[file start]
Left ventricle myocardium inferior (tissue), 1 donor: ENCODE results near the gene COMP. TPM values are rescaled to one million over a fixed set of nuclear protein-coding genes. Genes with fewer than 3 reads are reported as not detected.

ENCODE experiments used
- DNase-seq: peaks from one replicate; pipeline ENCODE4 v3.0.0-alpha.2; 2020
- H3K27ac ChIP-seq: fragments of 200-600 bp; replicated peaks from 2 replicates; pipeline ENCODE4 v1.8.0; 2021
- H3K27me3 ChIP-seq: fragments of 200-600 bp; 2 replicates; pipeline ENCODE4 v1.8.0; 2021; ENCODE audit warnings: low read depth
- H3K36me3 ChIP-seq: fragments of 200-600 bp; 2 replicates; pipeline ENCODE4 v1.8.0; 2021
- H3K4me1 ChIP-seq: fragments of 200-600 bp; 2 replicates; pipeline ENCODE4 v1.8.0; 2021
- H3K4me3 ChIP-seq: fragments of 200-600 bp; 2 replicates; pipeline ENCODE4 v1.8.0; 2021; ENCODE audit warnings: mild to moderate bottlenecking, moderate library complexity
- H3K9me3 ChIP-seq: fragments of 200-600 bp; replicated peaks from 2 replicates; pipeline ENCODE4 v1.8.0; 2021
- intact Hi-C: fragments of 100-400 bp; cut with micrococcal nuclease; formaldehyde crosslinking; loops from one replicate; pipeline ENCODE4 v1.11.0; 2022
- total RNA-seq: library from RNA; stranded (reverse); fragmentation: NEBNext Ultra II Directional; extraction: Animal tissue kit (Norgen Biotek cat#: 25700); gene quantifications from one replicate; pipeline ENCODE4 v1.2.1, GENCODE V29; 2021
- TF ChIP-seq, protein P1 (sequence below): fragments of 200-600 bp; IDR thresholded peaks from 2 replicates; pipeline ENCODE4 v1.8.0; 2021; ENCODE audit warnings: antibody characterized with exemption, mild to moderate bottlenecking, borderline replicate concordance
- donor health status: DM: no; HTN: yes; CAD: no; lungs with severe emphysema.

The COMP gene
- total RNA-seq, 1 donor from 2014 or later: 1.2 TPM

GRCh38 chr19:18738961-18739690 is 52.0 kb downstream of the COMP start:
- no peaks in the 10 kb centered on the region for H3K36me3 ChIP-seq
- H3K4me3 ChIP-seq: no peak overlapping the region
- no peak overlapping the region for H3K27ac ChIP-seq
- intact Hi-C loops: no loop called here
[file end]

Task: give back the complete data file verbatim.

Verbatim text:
Left ventricle myocardium inferior (tissue), 1 donor: ENCODE results near the gene COMP. TPM values are rescaled to one million over a fixed set of nuclear protein-coding genes. Genes with fewer than 3 reads are reported as not detected.

ENCODE experiments used
- DNase-seq: peaks from one replicate; pipeline ENCODE4 v3.0.0-alpha.2; 2020
- H3K27ac ChIP-seq: fragments of 200-600 bp; replicated peaks from 2 replicates; pipeline ENCODE4 v1.8.0; 2021
- H3K27me3 ChIP-seq: fragments of 200-600 bp; 2 replicates; pipeline ENCODE4 v1.8.0; 2021; ENCODE audit warnings: low read depth
- H3K36me3 ChIP-seq: fragments of 200-600 bp; 2 replicates; pipeline ENCODE4 v1.8.0; 2021
- H3K4me1 ChIP-seq: fragments of 200-600 bp; 2 replicates; pipeline ENCODE4 v1.8.0; 2021
- H3K4me3 ChIP-seq: fragments of 200-600 bp; 2 replicates; pipeline ENCODE4 v1.8.0; 2021; ENCODE audit warnings: mild to moderate bottlenecking, moderate library complexity
- H3K9me3 ChIP-seq: fragments of 200-600 bp; replicated peaks from 2 replicates; pipeline ENCODE4 v1.8.0; 2021
- intact Hi-C: fragments of 100-400 bp; cut with micrococcal nuclease; formaldehyde crosslinking; loops from one replicate; pipeline ENCODE4 v1.11.0; 2022
- total RNA-seq: library from RNA; stranded (reverse); fragmentation: NEBNext Ultra II Directional; extraction: Animal tissue kit (Norgen Biotek cat#: 25700); gene quantifications from one replicate; pipeline ENCODE4 v1.2.1, GENCODE V29; 2021
- TF ChIP-seq, protein P1 (sequence below): fragments of 200-600 bp; IDR thresholded peaks from 2 replicates; pipeline ENCODE4 v1.8.0; 2021; ENCODE audit warnings: antibody characterized with exemption, mild to moderate bottlenecking, borderline replicate concordance
- donor health status: DM: no; HTN: yes; CAD: no; lungs with severe emphysema.

The COMP gene
- total RNA-seq, 1 donor from 2014 or later: 1.2 TPM

GRCh38 chr19:18738961-18739690 is 52.0 kb downstream of the COMP start:
- no peaks in the 10 kb centered on the region for H3K36me3 ChIP-seq
- H3K4me3 ChIP-seq: no peak overlapping the region
- no peak overlapping the region for H3K27ac ChIP-seq
- intact Hi-C loops: no loop called here